Friday, October 18, 2013

Of blind cats and baby gates

Blind cat Lucy behind a baby gate
It seems that I spend most of my life trying to keep my resident blind cat from harming herself, given the number of times I've written about the topic on this blog (see examples here and here). Most of the time, my solutions work quite nicely, and I can pat myself on the back for a job well done. There are times, however, when my safety ideals confuse Lucy. The latest problem concerns a baby gate.

My house has a fully finished basement, which contains the favored litter box for kitties that need a little more privacy than they might experience upstairs. It's in a wee little bathroom, in an out-of-the-way part of the basement, and the box is big and accommodating. For cats who have serious business to do, this is the place in which to do it.

Unfortunately, getting to this box means going down some complicated stairs. There are two small steps down, a landing and then a twisting set of carpeted stairs. Lucy can navigate these steps just fine when she's moving slowly, but if a wee Boston terrier chooses to chase her, she seems to lose track of the number of stairs, and she tumbles head over heels until she reaches the bottom.

In addition, her little deposits tend to be eaten by curious (and disgusting) pugs, and when she comes to investigate with purrs and head butts, she's sometimes bullied. It takes me a few moments to break up the ruckus, and by the time I get there, she's been subjected to a lot of playful mouthing that might make her a little uncomfortable.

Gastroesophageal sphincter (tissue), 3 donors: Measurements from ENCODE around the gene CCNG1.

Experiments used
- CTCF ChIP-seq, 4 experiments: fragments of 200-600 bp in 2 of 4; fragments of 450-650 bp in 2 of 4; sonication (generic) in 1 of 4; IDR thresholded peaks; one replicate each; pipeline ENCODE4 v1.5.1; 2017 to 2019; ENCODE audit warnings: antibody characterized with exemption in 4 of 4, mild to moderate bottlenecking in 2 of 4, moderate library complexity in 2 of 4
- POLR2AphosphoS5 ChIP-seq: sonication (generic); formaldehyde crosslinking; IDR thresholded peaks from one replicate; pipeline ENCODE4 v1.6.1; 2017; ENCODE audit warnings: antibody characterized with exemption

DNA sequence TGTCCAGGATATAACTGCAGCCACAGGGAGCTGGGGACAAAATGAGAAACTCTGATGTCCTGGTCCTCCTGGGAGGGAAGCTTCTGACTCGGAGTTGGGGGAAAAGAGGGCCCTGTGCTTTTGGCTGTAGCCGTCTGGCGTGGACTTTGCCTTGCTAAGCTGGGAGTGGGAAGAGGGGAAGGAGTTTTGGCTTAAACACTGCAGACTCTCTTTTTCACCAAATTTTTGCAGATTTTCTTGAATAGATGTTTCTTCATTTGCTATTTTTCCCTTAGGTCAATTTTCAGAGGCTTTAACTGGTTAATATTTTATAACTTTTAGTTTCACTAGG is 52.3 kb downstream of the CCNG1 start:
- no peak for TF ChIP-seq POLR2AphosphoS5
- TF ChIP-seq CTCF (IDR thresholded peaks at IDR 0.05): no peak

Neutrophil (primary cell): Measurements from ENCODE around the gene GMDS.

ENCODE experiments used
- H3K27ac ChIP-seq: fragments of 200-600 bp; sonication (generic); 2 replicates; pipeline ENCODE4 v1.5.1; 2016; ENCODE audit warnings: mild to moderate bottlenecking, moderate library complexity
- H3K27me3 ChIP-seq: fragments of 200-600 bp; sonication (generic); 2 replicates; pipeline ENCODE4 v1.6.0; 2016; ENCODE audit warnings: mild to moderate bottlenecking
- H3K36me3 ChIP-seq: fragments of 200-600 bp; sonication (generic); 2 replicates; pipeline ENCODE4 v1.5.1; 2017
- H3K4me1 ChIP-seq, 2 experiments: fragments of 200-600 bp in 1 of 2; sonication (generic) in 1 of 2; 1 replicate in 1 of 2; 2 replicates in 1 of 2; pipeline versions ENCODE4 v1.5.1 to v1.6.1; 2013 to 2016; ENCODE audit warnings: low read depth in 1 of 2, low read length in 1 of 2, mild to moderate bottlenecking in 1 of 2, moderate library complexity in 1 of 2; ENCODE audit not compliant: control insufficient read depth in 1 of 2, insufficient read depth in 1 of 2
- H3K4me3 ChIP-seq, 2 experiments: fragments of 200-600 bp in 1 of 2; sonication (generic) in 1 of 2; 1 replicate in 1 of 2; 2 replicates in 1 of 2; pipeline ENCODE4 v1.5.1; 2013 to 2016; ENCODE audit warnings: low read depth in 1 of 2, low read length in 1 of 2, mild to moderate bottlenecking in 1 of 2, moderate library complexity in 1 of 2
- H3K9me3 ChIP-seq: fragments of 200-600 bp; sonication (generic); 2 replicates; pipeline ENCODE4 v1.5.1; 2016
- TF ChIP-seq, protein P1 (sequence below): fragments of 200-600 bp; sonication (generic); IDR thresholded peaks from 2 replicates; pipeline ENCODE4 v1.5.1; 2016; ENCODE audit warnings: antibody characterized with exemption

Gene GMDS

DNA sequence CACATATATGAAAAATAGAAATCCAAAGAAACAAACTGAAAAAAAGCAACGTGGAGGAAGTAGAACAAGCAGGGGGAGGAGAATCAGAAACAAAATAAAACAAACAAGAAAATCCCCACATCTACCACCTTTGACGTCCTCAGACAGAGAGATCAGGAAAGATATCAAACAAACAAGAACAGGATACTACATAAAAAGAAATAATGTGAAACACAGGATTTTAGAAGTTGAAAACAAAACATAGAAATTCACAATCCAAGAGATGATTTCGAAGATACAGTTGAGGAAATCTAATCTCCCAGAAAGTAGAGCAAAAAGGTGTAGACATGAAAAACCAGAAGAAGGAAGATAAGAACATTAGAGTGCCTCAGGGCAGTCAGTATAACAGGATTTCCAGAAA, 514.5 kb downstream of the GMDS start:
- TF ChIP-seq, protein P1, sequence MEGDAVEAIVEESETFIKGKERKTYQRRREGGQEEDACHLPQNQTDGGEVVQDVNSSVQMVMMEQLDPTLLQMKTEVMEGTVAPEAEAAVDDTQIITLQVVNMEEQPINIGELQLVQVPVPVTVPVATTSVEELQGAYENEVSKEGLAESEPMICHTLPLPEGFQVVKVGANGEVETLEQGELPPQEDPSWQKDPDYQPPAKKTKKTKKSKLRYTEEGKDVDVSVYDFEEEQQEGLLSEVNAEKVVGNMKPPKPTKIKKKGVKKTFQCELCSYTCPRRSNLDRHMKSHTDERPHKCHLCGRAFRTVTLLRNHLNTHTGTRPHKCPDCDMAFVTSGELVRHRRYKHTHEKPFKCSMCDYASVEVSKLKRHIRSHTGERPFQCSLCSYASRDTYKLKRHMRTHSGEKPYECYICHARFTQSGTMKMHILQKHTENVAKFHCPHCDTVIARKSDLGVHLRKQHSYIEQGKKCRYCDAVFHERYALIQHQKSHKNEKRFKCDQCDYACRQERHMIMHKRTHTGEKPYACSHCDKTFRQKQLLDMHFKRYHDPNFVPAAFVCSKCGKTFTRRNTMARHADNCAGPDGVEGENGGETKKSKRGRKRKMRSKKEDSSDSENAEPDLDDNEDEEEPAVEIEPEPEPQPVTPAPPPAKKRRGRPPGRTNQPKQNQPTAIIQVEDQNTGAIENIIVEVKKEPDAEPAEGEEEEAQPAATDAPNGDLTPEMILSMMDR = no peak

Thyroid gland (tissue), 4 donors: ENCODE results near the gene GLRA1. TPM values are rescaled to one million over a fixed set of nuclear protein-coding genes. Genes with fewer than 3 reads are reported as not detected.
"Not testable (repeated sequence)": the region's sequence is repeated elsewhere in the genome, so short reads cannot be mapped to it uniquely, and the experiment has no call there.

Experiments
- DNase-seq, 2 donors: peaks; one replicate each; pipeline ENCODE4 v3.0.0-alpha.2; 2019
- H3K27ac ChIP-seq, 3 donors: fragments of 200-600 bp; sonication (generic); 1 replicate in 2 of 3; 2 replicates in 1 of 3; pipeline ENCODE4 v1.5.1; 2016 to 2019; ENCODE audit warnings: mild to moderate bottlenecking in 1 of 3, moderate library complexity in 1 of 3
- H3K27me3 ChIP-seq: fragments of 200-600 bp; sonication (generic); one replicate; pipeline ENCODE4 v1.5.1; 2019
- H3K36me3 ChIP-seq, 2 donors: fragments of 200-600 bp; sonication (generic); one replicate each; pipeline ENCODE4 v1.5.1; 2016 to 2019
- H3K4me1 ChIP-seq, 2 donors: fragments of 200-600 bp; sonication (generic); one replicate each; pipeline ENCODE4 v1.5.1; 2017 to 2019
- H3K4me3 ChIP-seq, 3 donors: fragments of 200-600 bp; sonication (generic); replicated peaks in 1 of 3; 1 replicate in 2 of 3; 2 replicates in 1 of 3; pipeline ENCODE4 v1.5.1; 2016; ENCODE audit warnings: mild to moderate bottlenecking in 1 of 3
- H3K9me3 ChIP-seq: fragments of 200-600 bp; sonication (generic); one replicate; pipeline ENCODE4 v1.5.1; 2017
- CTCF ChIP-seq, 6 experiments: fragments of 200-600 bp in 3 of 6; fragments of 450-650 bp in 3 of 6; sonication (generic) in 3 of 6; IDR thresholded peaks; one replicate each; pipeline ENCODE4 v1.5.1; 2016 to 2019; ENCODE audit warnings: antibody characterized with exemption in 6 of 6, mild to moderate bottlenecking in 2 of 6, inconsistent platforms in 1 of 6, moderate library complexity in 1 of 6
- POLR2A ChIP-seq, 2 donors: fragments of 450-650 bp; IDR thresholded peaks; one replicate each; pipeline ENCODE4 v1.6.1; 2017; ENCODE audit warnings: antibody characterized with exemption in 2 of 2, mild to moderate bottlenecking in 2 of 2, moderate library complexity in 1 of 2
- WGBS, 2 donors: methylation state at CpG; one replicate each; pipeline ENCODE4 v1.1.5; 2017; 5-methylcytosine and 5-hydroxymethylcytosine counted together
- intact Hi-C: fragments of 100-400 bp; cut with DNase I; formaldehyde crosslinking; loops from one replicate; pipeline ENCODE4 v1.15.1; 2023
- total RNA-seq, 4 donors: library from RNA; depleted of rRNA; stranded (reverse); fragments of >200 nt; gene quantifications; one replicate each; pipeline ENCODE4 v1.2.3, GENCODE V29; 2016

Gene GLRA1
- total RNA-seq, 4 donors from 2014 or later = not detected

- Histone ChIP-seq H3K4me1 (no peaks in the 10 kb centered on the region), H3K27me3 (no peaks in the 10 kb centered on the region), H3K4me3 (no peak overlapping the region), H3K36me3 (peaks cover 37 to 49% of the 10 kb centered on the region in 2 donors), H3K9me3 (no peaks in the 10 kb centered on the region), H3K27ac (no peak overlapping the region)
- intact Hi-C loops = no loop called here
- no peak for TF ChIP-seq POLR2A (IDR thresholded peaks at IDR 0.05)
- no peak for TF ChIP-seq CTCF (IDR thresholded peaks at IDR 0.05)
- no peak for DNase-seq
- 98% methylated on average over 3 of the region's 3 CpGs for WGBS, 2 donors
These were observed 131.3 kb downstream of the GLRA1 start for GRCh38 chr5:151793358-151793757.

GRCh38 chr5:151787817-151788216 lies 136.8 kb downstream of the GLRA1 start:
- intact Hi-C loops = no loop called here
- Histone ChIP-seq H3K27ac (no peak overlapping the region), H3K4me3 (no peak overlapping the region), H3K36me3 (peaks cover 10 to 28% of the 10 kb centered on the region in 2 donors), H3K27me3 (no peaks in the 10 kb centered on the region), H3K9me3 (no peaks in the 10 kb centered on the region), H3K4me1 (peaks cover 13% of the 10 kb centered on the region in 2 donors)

Baby gates are an obvious solution to this problem, as they allow acrobatic cats the opportunity to jump over, while dogs are left watching the action through the bars. With a baby gate in place, Lucy can use her box in peace, and she can make her way down the stairs at a slow and steady pace without being chased. Her dog interactions would also involve supervision.

My house doesn't provide a perfect baby gate setup, however, as the landing at one end is small, and the doorway at the other end is too wide to accommodate a gate. I've been forced to put it at the top of the stairwell, which means the cats must jump it and land two steps down. Lucy can handle this part just fine, but she can't figure out how to jump over the gate when she's standing on the landing.

While I know quite well that she can jump over the gate, as the distance is smaller than the distance from the floor to the top of my bed (and she sleeps up there all day). But something about the jump confuses her.

When I first put up the gate, a few months ago, I figured she'd get used to the idea and would figure it out.

No dice.

Now, she just sits on the other side of the gate, patiently meowing until I come and open up the door to let her through. I'm thankful the gate has a hinge, so this is relatively easy to do, but I wonder how long she'll keep it up. I suppose it's the price I'll pay in order to keep her safe.

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